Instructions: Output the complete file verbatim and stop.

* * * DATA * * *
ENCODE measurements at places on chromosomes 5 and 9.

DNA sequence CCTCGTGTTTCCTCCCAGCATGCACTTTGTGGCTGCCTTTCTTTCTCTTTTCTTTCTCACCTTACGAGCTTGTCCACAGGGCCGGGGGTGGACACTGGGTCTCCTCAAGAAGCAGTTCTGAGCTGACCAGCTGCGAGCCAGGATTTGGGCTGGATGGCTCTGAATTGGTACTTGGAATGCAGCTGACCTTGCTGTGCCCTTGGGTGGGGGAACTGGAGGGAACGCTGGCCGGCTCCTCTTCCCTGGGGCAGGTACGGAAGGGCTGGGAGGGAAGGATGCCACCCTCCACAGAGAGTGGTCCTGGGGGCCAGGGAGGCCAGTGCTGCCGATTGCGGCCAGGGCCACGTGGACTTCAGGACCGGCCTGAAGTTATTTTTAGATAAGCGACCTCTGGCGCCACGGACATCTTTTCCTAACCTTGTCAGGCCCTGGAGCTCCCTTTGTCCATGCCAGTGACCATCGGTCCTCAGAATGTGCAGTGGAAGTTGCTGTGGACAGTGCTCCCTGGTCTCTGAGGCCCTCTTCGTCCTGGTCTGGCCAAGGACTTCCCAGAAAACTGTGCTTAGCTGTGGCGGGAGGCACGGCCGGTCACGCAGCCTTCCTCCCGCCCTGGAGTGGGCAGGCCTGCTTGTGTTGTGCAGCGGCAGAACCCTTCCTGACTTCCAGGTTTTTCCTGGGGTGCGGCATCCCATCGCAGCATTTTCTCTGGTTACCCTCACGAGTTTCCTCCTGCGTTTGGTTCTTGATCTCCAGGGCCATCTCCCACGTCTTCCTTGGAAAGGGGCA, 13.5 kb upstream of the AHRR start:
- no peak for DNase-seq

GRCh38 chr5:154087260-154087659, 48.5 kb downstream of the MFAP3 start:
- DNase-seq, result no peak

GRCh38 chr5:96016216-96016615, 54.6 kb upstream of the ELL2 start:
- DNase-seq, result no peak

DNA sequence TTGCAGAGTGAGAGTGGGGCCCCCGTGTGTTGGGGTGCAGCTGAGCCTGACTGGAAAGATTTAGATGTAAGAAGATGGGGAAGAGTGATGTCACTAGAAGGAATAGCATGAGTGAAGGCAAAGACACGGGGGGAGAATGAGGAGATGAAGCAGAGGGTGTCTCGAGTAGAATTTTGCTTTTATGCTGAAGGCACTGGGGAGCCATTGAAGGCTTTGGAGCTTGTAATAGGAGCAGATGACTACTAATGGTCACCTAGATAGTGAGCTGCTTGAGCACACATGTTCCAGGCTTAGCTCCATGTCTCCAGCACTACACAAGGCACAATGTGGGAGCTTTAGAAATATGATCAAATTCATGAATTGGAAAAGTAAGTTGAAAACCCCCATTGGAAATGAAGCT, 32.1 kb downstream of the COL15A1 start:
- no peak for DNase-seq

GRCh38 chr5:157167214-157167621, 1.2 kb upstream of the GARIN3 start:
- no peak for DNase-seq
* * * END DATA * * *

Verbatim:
ENCODE measurements at places on chromosomes 5 and 9.

DNA sequence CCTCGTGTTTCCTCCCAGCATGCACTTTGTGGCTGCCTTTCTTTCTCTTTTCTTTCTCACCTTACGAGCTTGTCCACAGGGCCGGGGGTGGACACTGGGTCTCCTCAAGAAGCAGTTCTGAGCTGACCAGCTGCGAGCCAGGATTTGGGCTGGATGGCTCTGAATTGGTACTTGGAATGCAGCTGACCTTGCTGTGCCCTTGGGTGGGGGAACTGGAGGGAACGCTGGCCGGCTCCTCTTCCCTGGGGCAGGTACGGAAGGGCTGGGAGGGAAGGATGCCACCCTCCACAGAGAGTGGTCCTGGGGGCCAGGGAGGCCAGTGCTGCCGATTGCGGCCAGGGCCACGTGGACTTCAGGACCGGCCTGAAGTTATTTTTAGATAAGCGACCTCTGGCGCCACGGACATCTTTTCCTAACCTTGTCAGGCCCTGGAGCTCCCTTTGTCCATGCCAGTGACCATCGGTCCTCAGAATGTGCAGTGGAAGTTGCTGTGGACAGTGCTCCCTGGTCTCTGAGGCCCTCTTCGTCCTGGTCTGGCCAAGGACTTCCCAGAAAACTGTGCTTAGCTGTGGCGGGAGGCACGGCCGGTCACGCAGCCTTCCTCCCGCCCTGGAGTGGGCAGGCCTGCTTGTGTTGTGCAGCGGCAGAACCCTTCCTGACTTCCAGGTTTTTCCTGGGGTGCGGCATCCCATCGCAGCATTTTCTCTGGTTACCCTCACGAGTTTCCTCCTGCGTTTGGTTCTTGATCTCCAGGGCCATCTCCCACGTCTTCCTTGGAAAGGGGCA, 13.5 kb upstream of the AHRR start:
- no peak for DNase-seq

GRCh38 chr5:154087260-154087659, 48.5 kb downstream of the MFAP3 start:
- DNase-seq, result no peak

GRCh38 chr5:96016216-96016615, 54.6 kb upstream of the ELL2 start:
- DNase-seq, result no peak

DNA sequence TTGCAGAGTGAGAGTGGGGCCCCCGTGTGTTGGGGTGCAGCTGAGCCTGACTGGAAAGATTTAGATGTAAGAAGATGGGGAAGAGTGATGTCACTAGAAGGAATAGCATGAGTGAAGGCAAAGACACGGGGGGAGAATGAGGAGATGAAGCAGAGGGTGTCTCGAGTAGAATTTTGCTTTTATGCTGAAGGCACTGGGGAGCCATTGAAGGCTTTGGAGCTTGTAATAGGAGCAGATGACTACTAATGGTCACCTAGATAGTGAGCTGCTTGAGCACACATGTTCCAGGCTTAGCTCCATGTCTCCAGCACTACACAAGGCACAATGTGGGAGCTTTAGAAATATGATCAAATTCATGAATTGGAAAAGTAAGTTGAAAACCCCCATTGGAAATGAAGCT, 32.1 kb downstream of the COL15A1 start:
- no peak for DNase-seq

GRCh38 chr5:157167214-157167621, 1.2 kb upstream of the GARIN3 start:
- no peak for DNase-seq